Failure in Motion – The Demise of Facebook Right Before Our Eyes

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It’s hard to watch an individual or company fail.

When you study success and failure for as many years as I have, seeing failure in motion is a painful thing to witness.

For years I have been watching my favorite bookstore, Barnes and Noble, fail. Their path to failure has been so obvious to me, it hurt.

First, their fast asleep management did not see Amazon coming, until it was too late. Amazon very quickly gained control of the on-line book retail sector, while B&N was expanding their footprints in malls and colleges around the world, oblivious to what was going on within their very own industry.

Second, their business model attached itself to the hip of traditional publishers, ignoring the rapidly expanding self-publishing industry, which Amazon happened to be embracing.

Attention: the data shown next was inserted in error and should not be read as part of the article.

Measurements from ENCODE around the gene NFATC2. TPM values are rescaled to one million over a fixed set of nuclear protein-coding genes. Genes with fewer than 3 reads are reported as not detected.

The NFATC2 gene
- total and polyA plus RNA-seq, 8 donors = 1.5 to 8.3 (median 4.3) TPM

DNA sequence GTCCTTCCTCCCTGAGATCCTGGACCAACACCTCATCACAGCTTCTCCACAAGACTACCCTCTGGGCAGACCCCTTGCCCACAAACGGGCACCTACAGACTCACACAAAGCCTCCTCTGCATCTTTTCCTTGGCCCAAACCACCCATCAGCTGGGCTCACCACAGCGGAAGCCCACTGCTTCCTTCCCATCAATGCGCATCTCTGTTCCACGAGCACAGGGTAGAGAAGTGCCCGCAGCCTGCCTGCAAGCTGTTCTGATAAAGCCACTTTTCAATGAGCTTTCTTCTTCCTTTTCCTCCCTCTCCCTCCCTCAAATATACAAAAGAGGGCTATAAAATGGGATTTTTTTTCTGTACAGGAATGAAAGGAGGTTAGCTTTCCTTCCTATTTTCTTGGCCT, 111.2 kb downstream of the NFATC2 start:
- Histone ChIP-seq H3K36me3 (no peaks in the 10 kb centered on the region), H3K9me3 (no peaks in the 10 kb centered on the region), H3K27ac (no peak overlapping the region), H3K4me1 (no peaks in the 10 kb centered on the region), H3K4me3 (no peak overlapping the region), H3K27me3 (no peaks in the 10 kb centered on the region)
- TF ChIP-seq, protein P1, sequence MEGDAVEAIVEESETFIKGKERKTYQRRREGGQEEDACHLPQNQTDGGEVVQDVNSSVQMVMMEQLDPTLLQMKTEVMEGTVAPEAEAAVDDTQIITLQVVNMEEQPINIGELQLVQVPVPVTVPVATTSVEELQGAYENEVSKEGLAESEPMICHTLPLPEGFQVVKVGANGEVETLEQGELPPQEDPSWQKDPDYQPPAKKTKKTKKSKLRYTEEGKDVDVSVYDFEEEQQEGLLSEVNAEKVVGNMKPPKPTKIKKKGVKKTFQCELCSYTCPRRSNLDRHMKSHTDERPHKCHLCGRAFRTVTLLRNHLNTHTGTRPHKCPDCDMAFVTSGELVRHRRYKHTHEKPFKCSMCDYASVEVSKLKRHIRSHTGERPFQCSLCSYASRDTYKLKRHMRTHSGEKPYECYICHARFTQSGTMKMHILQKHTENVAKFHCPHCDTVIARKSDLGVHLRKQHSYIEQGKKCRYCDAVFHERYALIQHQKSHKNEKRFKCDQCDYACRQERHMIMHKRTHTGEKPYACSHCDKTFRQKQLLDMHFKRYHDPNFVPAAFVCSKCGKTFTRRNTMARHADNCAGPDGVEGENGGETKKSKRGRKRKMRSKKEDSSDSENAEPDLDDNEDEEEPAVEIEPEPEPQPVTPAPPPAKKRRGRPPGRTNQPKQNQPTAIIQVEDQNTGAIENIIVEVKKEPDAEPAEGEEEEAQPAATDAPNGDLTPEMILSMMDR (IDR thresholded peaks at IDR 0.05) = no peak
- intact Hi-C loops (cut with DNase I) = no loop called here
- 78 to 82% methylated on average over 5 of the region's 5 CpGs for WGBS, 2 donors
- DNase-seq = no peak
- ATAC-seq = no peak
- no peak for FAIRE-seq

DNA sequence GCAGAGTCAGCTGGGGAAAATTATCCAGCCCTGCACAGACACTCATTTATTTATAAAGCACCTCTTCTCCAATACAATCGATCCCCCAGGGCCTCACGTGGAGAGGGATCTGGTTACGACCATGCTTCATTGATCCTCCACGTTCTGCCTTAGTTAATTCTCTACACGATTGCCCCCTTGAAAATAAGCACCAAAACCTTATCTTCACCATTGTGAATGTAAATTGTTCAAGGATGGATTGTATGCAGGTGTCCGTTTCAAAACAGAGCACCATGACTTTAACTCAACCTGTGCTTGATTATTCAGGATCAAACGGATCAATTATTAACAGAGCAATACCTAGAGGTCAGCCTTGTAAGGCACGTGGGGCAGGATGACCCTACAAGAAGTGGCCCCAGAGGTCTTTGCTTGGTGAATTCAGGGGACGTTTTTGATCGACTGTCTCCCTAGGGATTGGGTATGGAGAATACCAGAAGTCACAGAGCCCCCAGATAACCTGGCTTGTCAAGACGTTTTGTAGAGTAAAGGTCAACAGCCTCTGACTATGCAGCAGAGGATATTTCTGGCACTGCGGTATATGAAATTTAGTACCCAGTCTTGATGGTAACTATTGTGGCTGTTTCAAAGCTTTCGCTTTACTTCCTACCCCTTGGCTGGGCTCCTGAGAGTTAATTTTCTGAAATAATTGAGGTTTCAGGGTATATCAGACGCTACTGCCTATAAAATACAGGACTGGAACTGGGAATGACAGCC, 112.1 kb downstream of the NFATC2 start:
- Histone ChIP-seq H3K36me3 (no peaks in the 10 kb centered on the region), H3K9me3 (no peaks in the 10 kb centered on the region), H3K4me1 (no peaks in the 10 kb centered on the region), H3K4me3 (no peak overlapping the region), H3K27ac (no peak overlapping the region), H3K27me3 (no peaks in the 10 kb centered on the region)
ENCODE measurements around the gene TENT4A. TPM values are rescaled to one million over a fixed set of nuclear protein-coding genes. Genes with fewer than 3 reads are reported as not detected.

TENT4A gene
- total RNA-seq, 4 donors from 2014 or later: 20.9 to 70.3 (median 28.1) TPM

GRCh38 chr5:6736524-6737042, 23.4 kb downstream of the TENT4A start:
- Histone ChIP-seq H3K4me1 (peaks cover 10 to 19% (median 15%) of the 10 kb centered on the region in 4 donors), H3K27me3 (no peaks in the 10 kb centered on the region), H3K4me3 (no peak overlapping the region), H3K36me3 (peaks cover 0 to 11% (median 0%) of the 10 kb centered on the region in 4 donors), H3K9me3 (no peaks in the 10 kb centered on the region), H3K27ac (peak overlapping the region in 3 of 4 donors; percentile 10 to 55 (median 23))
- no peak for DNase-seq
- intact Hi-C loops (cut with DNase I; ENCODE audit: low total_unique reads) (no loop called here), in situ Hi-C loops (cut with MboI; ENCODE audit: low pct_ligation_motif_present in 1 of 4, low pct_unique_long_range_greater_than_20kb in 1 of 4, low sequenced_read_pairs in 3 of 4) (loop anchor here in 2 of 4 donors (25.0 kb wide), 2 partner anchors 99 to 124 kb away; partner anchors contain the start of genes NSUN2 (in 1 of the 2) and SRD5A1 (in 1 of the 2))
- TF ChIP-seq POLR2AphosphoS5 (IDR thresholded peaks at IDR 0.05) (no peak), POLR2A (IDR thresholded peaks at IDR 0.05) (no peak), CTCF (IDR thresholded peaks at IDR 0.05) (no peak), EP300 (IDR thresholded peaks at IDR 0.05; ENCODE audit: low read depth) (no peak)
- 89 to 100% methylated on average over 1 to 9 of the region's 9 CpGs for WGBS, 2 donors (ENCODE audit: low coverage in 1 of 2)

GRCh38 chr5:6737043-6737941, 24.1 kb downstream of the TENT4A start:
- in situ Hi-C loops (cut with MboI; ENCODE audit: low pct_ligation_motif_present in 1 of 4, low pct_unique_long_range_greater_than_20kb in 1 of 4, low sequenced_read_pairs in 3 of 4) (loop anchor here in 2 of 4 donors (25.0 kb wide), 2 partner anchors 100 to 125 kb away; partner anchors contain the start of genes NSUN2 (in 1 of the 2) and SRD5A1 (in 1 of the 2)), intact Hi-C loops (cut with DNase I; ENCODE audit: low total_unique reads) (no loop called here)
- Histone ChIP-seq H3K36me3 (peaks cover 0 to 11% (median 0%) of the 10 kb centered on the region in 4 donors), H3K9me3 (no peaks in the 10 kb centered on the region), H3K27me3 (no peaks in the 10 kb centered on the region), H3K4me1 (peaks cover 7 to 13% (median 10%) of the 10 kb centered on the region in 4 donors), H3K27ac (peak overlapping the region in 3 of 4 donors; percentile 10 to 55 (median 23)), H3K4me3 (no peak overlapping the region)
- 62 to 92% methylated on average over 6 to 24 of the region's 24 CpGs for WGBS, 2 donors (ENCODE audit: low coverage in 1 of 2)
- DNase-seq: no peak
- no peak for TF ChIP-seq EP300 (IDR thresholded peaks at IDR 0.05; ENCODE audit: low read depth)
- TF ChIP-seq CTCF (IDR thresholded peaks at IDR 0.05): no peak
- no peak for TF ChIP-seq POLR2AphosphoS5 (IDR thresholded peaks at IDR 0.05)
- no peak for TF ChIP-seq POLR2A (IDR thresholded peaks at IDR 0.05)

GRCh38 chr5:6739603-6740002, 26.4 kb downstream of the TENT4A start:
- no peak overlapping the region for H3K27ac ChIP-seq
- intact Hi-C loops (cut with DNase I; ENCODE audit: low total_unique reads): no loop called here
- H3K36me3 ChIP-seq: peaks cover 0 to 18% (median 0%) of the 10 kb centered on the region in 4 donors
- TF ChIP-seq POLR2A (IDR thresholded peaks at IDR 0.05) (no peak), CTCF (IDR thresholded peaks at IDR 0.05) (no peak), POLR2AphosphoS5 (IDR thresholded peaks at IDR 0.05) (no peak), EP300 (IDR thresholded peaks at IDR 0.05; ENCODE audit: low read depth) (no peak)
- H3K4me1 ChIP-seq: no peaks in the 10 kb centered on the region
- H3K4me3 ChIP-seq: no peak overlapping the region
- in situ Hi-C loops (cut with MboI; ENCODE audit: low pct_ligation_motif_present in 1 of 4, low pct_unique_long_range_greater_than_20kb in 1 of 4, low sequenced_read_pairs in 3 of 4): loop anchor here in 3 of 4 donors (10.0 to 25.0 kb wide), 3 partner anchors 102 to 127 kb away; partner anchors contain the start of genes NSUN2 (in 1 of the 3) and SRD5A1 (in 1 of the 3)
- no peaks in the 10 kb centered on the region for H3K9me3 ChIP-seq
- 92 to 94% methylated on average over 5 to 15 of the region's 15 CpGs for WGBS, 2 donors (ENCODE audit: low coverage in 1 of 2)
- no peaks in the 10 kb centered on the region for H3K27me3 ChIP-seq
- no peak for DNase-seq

B&N hasn’t gone under yet. It is desperately pivoting, shifting its focus away from bricks and mortar and to online sales. It is also playing catch up with Amazon by selling more and more books from self-published authors, both on-line and in its retail outlets. But the damage has been done and, I believe, failure is just a question of when, for B&N.

In hindsight, it’s easy to play the Monday-morning quarterback and criticize companies for their historically bad business decisions. It’s quite another thing, a great skill in fact, to identify failure as it is happening. And right now, we are witnessing failure in motion – at Facebook.

On January 11, 2018, Facebook altered its algorithm to prioritize content from friends, family and groups, at the expense of content from businesses.

In English – Facebook’s algorithm change makes it hard for businesses to push their ads through to Facebook users.

In more English – Business Facebook ads won’t be seen as much by Facebook users. 

Now, if you’re a Facebook user, you are probably cheering. But, if you’re a business who wants Faceboook’s users to see their ads so they can sell their products to those users, well, you’re not so happy.